Aug. 3, 2012 -- The economy added a robust 163,000 jobs in July but unemployment rose to 8.3 percent as fewer people participated in the work force, the Labor Department reported Friday.
With only three months to go before the presidential election, the country is eyeing the nation's unemployment to assess the state of the U.S. economy. The jobs report was mostly good news and stocks advanced. June's revised report showed that employers added just 64,000 jobs that month.
"This jobs report has very mixed news ranging from a decent payroll growth number of +163k, to very disappointing numbers from the household survey," said Stephen Bronars, chief economist with Welch Consulting. "In the household survey the unemployment rate increased from 8.2 to 8.3, the employment to population ratio fell and the participation rate fell in July. Those are all very troubling."
Unemployment has been above 8 percent for 41 consecutive months. The Labor Department report showed that the actual number of Americans working dropped by 195,000. That means the net gain reported in July was due to seasonal adjustments.
Like most of his colleagues, Bronars expected the unemployment rate to remain at 8.2 percent with an addition of just over 100,000 jobs. Many economists had expected 100,000 jobs would be added to the U.S. economy.
"After today's report there are only three more reports before the election, so everyone is looking for some kind of evidence that the labor market slowdown will be reversed. That seems unlikely based on the numbers that we have seen in the past few weeks," he said.
"It should also be remembered that there is a large seasonal adjustment in July. Taken together this means that we can't be very happy with the overall jobs report. There are too many negatives in the household survey and much of the gain of 163k is due to a large seasonal adjustment," Bronars added.
But Bronars cautioned into reading too much into the estimated change in jobs in July. Other than December to January, June to July has the biggest seasonal adjustment factor.
The headline number is a seasonally adjusted number, taking into account that employment in July is typically much lower than in June. Bronars said seemingly small differences in seasonal adjustments from one year to the next can cause a swing of more than 100,000 jobs in the headline report for job growth.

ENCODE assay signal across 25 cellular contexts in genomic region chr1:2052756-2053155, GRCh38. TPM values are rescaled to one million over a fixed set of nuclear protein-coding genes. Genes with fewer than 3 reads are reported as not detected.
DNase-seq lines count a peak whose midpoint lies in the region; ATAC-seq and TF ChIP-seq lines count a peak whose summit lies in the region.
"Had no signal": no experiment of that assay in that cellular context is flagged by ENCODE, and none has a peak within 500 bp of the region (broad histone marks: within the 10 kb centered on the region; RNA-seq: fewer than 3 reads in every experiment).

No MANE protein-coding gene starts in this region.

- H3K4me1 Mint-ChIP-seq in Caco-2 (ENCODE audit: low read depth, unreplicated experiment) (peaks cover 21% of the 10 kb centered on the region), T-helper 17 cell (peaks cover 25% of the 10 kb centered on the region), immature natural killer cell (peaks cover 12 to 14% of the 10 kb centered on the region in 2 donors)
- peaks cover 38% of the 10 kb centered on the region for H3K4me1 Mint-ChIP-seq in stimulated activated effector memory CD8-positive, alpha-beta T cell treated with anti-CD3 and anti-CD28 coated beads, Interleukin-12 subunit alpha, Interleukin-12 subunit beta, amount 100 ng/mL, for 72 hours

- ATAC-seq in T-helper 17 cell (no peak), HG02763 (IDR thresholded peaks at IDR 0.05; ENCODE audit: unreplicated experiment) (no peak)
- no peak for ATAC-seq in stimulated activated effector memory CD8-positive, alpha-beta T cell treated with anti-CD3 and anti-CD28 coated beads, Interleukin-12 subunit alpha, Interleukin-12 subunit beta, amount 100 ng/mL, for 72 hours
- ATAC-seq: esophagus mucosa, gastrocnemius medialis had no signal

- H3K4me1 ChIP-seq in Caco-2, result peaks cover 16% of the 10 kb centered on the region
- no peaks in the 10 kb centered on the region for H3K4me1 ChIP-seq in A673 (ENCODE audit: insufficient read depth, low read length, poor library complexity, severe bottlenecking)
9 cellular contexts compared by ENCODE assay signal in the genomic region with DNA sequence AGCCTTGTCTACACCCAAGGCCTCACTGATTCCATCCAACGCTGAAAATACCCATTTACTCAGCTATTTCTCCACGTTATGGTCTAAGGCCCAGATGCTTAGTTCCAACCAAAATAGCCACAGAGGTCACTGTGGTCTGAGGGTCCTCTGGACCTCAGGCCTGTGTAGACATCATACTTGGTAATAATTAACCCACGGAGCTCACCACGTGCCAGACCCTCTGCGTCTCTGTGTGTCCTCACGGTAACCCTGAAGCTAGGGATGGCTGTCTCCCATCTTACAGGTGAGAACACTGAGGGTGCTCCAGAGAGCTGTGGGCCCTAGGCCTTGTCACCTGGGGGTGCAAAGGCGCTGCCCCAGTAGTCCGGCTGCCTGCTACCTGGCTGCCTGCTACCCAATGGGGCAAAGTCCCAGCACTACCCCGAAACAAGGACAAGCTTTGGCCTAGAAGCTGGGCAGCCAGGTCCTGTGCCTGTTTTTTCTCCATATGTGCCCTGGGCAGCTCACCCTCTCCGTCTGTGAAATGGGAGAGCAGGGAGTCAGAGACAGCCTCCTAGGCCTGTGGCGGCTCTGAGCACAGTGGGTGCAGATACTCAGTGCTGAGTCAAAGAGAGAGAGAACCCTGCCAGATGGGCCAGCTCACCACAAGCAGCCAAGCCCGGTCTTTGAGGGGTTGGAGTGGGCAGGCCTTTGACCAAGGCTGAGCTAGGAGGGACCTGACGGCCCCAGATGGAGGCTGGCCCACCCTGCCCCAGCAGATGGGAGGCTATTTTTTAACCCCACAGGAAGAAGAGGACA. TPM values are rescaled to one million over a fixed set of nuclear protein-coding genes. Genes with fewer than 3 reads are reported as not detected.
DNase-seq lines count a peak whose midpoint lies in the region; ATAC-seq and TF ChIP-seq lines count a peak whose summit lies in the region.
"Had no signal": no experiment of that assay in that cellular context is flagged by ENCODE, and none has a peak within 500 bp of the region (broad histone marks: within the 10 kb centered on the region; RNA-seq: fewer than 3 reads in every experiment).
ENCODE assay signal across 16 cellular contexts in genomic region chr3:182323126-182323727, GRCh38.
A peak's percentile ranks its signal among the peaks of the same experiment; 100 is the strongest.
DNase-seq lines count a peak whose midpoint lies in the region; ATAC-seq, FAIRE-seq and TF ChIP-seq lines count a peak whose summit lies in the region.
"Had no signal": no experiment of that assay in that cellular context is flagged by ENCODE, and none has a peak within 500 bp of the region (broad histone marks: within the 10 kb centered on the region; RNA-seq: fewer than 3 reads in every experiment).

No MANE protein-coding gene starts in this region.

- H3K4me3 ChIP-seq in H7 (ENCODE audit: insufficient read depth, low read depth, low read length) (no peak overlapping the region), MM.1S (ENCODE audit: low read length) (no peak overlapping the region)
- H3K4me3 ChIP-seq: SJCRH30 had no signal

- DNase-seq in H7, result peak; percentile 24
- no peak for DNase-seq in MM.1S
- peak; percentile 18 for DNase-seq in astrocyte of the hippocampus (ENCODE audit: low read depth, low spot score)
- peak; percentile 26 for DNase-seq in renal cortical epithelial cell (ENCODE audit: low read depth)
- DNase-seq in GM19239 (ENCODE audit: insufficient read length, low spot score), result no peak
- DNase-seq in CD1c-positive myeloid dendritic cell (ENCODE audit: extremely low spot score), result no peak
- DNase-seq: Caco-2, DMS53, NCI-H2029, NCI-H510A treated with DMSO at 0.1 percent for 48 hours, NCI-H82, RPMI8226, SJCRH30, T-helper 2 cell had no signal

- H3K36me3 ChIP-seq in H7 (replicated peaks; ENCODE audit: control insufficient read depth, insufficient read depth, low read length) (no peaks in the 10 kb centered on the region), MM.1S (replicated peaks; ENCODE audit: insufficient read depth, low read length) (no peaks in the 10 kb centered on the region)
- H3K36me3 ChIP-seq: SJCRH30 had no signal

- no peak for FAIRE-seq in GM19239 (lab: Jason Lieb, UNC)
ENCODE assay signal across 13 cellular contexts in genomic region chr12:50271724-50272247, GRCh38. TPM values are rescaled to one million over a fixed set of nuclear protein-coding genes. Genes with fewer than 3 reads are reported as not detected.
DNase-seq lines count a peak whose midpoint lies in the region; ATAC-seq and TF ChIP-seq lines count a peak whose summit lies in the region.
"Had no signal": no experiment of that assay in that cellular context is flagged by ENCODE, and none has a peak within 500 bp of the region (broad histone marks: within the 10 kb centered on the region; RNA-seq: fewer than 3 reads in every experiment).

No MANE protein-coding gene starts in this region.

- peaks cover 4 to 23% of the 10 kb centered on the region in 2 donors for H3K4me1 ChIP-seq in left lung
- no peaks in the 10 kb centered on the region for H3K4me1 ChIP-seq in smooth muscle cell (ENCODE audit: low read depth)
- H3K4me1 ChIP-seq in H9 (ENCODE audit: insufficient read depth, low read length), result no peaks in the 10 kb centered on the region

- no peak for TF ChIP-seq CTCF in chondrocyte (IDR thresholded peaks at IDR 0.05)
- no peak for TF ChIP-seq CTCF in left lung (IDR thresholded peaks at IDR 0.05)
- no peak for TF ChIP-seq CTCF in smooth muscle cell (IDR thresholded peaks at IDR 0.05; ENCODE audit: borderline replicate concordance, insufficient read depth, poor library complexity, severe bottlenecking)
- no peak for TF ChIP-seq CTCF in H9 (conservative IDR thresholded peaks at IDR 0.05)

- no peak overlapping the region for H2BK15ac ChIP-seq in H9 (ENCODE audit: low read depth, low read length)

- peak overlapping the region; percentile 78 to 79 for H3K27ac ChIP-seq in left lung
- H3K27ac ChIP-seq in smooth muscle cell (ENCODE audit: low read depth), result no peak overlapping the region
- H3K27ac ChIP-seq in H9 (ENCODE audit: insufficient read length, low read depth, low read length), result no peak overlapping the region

What concerns Bronars is that last month the number of people unemployed for five weeks or less increased to its highest value in a year.
In the past two months, new jobless claims have been higher than earlier in the year also.
"If we continue to see increases in the number of people entering unemployment its a sign that the labor market remains weak," Bronars said.
On Thursday, the Labor Department reported that weekly jobless claims rose to 365,000 for the week ending July 28 from the previous week's revised figure of 357,000. The figure was lower than the expected 370,000. The four-week moving average fell to 366,000 from 368,000.
Though the net decline in claims from a month ago is "encouraging," according to Jim O'Sullivan, chief U.S. economist with High Frequency Economics, it was subject to short-term distortions and describes two weeks after the sample for Friday's employment report was taken.
Among other lingering problems for the nation's unemployed, Bronars pointed out that construction employment has been unchanged in the past two years and remains down more than 2 million, or about 28 percent, from 2007. He said the continued weakness in he housing sector is a problem for construction workers who have been out of work, or underemployed, for years.
And not unexpectedly, unemployment is worst for those without skills. Ninety-two percent of the employment gains in the past year have been for workers with more than a high school diploma.